Calling Out White Readers
From The New York Times’ misstatement of key facts, to Fox News’ petty op-eds, it’s clear how white journalists and news anchors perceived Jussie Smollett’s assault: another opportunity to keep their subscribers coming back for more hot takes and story updates. But, as seen last week, the media’s loud conversations told the wrong stories, leaving the world in shock and confusion as the ex-Empire star now faces up to three years in prison for faking his own assault—consequences his legal team points to as a sign of betrayal from “a [judicial] system that apparently wants to skip due process and proceed directly to sentencing.”
So, as news outlets turn their attention towards uncovering their next big stories, it’s time to reflect on who’s responsible for finding ways to help the media’s big industry players do better the next time another Jussie Smollett enters the public eye: white people. Finding these ways starts with listening to the right conversations. In her open letter on Instagram to “white 'allies’," singer and songwriter, Kelela, calls on her white followers to find real, tangible ways to dismantle white supremacy. Most white people who commented on it seemed relatively well-aware of their white privilege. Others, not so much. Jokes poking fun at “imaginary divisions between racial groups” and “black people handouts” were common reactions to talks of racial injustice and reparations for slavery.
But comments like this took the cake:
When reading between the lines of this cry for help, along with many others, white people’s biggest fear—their inevitable loss of power within systems that keep them happy, healthy, and ignorant—becomes clear. White allies may wonder how they can acknowledge their white privilege as an inherent part of their identity while breaking down the systems that abuse it at the expense of minority communities. For starters, they must understand their white privilege. In the event white people work to wish their white privilege away, they find a sense of comfort that has no place in a world where their communities continue to kill and/or traumatize black individuals. Towards the end of her letter, Kelela urges us to think about how we could help our peers understand and embrace the truths of white privilege by building community organizations like “white privilege book clubs.”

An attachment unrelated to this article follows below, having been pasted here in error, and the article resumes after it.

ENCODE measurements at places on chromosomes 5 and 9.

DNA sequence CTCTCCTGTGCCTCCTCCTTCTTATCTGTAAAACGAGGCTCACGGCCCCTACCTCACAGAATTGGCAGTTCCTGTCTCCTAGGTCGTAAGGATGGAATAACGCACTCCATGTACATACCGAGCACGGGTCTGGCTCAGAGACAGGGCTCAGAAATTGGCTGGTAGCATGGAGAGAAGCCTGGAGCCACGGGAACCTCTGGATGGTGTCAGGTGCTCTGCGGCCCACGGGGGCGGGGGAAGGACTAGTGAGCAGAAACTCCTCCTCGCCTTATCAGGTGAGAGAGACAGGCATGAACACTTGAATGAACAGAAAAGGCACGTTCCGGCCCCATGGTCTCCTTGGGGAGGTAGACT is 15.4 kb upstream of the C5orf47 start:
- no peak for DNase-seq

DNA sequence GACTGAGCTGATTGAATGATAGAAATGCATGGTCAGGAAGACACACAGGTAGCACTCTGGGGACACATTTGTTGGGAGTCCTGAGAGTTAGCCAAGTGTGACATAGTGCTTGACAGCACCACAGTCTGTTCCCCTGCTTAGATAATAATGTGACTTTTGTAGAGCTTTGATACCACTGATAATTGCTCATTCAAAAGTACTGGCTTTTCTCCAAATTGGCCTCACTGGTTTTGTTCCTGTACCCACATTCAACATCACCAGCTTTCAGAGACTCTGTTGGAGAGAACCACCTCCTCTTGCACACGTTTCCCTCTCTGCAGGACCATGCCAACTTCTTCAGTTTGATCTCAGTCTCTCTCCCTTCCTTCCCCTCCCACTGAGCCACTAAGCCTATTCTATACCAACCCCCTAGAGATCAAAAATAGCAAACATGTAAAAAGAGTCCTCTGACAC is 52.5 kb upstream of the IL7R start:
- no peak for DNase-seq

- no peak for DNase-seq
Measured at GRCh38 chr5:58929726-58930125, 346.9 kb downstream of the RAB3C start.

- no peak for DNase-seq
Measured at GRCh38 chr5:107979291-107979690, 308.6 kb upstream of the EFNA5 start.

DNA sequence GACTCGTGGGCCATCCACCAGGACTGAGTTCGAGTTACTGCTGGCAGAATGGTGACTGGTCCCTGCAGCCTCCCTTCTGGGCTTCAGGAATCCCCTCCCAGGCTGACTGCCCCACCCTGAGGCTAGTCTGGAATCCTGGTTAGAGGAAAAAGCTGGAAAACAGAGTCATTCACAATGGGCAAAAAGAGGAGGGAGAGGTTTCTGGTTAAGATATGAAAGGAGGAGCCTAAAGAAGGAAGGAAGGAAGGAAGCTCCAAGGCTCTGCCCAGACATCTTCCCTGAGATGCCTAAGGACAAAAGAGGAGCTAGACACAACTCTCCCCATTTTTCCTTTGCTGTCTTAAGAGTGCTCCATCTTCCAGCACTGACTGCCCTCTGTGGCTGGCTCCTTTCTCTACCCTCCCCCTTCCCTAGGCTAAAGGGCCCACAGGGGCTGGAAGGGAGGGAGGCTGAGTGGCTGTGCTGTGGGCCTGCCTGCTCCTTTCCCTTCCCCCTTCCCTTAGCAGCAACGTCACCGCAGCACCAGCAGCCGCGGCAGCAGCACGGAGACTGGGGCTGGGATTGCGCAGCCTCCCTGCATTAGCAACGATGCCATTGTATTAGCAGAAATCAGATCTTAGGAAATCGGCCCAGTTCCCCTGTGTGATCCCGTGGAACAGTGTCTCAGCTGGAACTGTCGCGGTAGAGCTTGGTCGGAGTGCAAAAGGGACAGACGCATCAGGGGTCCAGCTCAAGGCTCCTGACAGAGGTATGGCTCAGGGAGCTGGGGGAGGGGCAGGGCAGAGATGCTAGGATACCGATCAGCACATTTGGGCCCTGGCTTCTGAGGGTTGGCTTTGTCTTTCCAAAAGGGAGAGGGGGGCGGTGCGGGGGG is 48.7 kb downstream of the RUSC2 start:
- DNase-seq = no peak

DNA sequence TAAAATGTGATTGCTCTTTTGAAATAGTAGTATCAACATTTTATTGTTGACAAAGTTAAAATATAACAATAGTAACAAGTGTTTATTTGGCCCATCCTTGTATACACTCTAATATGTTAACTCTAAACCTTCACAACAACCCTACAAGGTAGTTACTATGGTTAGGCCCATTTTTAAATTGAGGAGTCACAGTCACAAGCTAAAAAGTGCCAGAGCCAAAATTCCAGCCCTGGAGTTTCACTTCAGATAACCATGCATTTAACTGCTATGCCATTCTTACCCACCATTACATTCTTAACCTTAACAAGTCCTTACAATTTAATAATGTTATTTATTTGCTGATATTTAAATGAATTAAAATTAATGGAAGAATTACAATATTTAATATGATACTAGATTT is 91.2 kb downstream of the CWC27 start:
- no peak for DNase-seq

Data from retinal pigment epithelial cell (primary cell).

If you Google the term “white privilege book clubs,” nothing but a couple informative reading lists and an open invite to a privilege book club event pops up. This means one thing: organizations working to help white people understand, embrace, and deconstruct their white privilege are hard to come by. And even when one comes close, its self-selected members often live in ideological echo chambers and face repercussions as a result.
Last week, The New School’s Student Health and Support Services posted an announcement on Instagram to introduce Exploring Whiteness: “a supportive space for white identified students to explore whiteness from a social justice framework.” That same day, voices spoke out against it on Twitter—citing the post as another example of white communities’ tone-deaf politics. To teen model Aaron Philip (@aaron___philip), the attempt to create this “supportive space” was laughable. “I know nothing about the New School. I’m still a high school student. I’m seventeen, I’m about to graduate from high school. But I saw that [post] and I just knew it was nonsense.” Student Health and Support Services deleted the post, but, to Aaron’s point, the issue it captures still demands our attention. “What white people can do to address themselves and be better is an important conversation we can have in society right now. But the thing is, if it’s not executed right, it’s gonna come out ugly,” Aaron added.
When we envision white community organizations working to support black and brown communities, whether they’re online or on the ground, we realize we must do more than simply hold round-circle discussions amongst white people. Whether we’re organizing town hall meetings, hosting events, or developing after school programs, we should listen to black and brown voices as equals in our communities’ conversations—not to learn the do’s and don’ts of social justice, but to understand, embrace and implement real, tangible ways to take the right steps towards holding ourselves accountable for our own community’s actions.